WWE News: Scott Hall Reveals His Very Low Salary Before Jumping Ship To WCW

The "Bad Guy" had more than enough reason to want to leave WWF.

Scott Hall poses in the ring.
WWE

The "Bad Guy" had more than enough reason to want to leave WWF.

The mid-to-late ’90s was a very interesting time for WWE. They were dealing with an uprising from WCW as the wrestling power shifted. Scott Hall was one of the biggest names to jump ship and he went on to be one of the founding members of the New World Order (nWo). Many years later, that whole era is still being discussed and Hall has revealed one of the reasons he left the company — his very low salary from WWF/WWE.

Hall jumping to WCW from WWF was a huge moment in wrestling history, as he was soon joined by Kevin Nash and created The Outsiders. Not too much time had passed before Hulk Hogan‘s infamous heel turn, which officially led to the debut of the nWo. The rest, as they say, is history.

Chris Jericho recently interviewed Hall during his Rock ‘N’ Wrestling Rager At Sea: Part Deux to discuss a number of topics. As reported by Wrestling Inc., Jericho brought up the subject of Hall jumping ship to WCW, which unveiled a very shocking revelation concerning his past salary.

Hall said he went to Vince McMahon to ask him what he could improve upon to make more money in WWF. McMahon told the bad guy he was doing everything right in the ring and on the mic, but he simply wasn’t going to get a bump in pay and that was it.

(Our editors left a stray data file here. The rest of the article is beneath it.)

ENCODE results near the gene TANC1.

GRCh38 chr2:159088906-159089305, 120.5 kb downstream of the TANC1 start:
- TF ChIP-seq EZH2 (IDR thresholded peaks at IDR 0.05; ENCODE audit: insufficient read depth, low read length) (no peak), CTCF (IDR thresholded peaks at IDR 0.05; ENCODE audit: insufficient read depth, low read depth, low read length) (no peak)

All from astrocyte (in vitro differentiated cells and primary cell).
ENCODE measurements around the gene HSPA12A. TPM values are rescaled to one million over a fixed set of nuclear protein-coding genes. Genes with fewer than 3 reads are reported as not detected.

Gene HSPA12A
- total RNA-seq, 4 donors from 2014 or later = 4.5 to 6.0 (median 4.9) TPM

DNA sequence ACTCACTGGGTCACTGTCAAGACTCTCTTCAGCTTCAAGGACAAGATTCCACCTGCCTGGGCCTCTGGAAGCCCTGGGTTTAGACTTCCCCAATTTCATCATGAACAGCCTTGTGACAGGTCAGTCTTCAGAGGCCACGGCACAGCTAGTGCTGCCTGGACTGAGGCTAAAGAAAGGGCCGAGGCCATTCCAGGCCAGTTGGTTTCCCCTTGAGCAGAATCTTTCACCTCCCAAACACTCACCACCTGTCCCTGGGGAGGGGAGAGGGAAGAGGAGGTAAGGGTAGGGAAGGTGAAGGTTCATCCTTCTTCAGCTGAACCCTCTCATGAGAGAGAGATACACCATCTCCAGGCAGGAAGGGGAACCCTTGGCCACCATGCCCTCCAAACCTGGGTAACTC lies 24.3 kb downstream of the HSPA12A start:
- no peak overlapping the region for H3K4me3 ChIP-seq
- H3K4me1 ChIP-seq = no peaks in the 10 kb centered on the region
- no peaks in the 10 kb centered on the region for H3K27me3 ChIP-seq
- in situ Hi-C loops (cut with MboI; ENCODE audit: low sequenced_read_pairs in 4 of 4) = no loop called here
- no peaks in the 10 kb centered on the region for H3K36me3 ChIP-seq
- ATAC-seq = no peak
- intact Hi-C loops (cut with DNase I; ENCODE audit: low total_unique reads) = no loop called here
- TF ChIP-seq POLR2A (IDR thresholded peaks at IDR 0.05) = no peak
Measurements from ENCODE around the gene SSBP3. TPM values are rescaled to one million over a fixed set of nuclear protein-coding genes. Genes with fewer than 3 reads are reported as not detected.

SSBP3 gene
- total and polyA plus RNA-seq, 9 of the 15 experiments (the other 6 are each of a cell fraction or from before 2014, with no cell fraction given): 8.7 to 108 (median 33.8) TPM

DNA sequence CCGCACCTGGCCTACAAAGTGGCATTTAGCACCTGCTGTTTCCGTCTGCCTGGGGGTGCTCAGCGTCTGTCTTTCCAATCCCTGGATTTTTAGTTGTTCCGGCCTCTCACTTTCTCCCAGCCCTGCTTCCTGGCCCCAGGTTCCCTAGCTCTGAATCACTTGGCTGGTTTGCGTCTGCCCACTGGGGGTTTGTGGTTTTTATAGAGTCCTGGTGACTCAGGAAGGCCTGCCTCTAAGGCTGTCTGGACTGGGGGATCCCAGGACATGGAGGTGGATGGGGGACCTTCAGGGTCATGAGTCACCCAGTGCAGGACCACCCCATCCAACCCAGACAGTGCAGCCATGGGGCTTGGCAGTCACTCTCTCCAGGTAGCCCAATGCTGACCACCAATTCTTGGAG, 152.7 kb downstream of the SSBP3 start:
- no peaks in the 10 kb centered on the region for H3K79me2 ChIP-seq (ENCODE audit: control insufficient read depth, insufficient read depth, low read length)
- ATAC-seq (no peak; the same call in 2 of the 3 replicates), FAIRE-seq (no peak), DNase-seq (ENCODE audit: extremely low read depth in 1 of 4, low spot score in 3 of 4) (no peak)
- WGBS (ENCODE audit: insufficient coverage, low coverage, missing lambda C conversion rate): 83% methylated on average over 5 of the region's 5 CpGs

A still of Hulk Hogan's iconic heel turn, which marked the formation of the nWo.
  WWE

Hall said he would have stayed with WWF for less, but that he wanted a better guarantee for the work he was doing. It was at that time that Hall revealed just how little he was making on his downside guarantee contract with WWF/WWE.

“My [WWF] contract, as was everybody’s, except for maybe Hulk [Hogan] and stuff, [Ultimate] Warrior, [was] 10 days at $150 a date, guaranteed. Yeah, you made more than that, but that was what you were guaranteed. $1,500 and you give up everything for $1,500.”

When Hall decided to leave WWF, Nash apparently wanted to stick around and stay with the company. Hall showed his contract to Nash and told his friend to make sure he got paid more than that. That conversation ultimately led to Diesel departing WWF as well.

Contracts have certainly changed over the years and things are much different now in the world of professional wrestling. Until All Elite Wrestling premiered, “jumping ship” had become a thing of the past, though it may start up again at some point. Hall wasn’t the first guy to leave WWE over a contract, but his move certainly seemed to be the catalyst for the all-out war over talent, money, and deals between the different promotions.